NASA cancels seriously planned surveillance satellite greenhouse gases Because it was so expensive and complicated, all over America.
But the space agency said it is still looking at human-caused carbon pollution in different ways.
NASA announced Tuesday that the GeoCorp mission, which was supposed to be a low-cost satellite to monitor carbon dioxide, methane and how plant life is changing in North and South America, is being scrapped because of cost overruns.
When it is announced Six years ago, It was said to cost $166 million, but recent NASA figures show the cost could be more than $600 million, and it’s years behind schedule, says NASA Earth Sciences Director Karen St. Germain.
Unlike other satellites that monitor greenhouse gases from low-Earth orbit and get big-picture views of different parts of the world, GeoCorp must remain in orbit at a high altitude of 22,236 miles (35,786 kilometers) from a fixed location. North and South America. St. Germain said that that different and more forward-looking approach is more difficult and expensive to complete on budget and on time.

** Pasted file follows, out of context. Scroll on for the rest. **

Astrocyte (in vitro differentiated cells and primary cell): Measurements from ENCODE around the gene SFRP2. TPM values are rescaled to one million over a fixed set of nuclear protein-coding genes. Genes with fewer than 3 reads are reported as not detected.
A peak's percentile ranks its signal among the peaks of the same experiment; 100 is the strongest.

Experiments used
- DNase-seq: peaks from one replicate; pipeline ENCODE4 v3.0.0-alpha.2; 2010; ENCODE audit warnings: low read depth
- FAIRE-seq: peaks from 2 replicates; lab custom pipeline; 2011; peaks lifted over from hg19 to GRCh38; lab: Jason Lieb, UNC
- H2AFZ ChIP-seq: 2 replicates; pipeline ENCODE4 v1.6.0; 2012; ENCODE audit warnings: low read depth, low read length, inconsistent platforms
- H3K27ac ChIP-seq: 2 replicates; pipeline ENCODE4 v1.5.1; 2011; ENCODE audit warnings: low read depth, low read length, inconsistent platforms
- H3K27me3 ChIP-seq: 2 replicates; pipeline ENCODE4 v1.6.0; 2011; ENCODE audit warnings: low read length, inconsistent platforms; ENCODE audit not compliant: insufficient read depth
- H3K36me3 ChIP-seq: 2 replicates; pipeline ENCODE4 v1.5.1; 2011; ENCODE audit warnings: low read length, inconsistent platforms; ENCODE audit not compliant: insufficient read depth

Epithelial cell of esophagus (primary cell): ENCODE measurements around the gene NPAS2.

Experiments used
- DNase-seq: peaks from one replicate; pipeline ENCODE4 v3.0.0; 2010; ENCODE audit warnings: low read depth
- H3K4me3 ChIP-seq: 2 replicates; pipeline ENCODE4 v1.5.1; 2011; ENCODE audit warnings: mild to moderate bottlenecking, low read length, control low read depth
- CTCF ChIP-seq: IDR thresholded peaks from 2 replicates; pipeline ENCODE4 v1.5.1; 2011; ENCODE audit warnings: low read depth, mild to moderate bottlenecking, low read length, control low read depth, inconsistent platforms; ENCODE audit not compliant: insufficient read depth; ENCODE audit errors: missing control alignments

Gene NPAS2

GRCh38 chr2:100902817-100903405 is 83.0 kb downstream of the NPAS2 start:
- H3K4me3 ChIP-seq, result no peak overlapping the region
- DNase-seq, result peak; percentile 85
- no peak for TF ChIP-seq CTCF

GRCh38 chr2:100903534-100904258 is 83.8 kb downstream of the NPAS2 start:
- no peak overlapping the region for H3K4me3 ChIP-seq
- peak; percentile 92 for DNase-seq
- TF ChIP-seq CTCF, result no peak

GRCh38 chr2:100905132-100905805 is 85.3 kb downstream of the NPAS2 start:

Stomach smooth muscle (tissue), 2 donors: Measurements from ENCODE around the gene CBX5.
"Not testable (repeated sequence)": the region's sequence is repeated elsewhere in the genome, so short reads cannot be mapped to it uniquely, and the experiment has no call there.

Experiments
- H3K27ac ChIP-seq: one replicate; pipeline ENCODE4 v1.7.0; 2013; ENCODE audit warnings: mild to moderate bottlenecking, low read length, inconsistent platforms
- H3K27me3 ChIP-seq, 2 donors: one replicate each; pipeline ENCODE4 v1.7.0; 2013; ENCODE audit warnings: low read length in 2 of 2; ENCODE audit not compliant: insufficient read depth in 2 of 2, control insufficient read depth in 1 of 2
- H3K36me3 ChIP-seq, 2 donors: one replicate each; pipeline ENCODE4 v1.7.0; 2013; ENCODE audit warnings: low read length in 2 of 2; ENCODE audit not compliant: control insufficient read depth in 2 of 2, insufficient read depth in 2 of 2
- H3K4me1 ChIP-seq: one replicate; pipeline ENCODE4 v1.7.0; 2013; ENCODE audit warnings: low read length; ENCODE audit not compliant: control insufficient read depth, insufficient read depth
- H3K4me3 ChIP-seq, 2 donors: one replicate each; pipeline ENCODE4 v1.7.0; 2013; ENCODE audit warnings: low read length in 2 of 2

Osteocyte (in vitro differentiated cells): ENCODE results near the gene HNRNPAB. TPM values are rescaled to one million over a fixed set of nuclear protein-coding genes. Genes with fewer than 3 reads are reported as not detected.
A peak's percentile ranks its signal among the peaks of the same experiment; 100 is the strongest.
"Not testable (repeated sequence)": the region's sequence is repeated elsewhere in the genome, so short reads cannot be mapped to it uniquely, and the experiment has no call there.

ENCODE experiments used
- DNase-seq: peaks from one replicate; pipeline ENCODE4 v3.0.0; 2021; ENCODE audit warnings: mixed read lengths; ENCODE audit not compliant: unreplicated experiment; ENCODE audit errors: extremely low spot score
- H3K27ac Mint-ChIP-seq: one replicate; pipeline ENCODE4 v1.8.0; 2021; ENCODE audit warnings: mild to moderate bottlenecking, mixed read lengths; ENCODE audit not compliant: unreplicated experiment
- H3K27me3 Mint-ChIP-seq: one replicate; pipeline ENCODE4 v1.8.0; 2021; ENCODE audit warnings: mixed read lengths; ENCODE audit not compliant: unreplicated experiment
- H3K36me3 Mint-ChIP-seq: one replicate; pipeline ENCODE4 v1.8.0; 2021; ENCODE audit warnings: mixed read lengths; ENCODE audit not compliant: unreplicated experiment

Equipment costs have more than doubled, he said, adding non-technical issues later. The agency has already spent $170 million on the now-cancelled program and won’t spend more.
“This does not reflect any reduction in our commitment to science, observations related to greenhouse gases and climate change,” St. Germain said in an interview Tuesday. “We’re still committed to doing that science. But we may have to do it in a different way because we don’t see this tool coming together.
Monitoring of greenhouse gases, the main cause of global warming, is important on several levels. It can help detect leaks, tell about methane, or hold companies and countries to account that have pledged to reduce emissions. Beyond governments, many private companies now monitor greenhouse gases via satellite.
In its place, NASA is looking to launch an as-yet-undecided Earth-based mission, designed to be larger and less risky. The space agency receives methane data from a special instrument on the International Space Station that is supposed to look for mineral dust. Dynamic greenhouse gas monitoring by phone European and Japanese space agency methane monitoring satellites and some commercial and non-profit organizations, she said.
NASA also has two dedicated satellites that monitor carbon dioxide, a key greenhouse gas.
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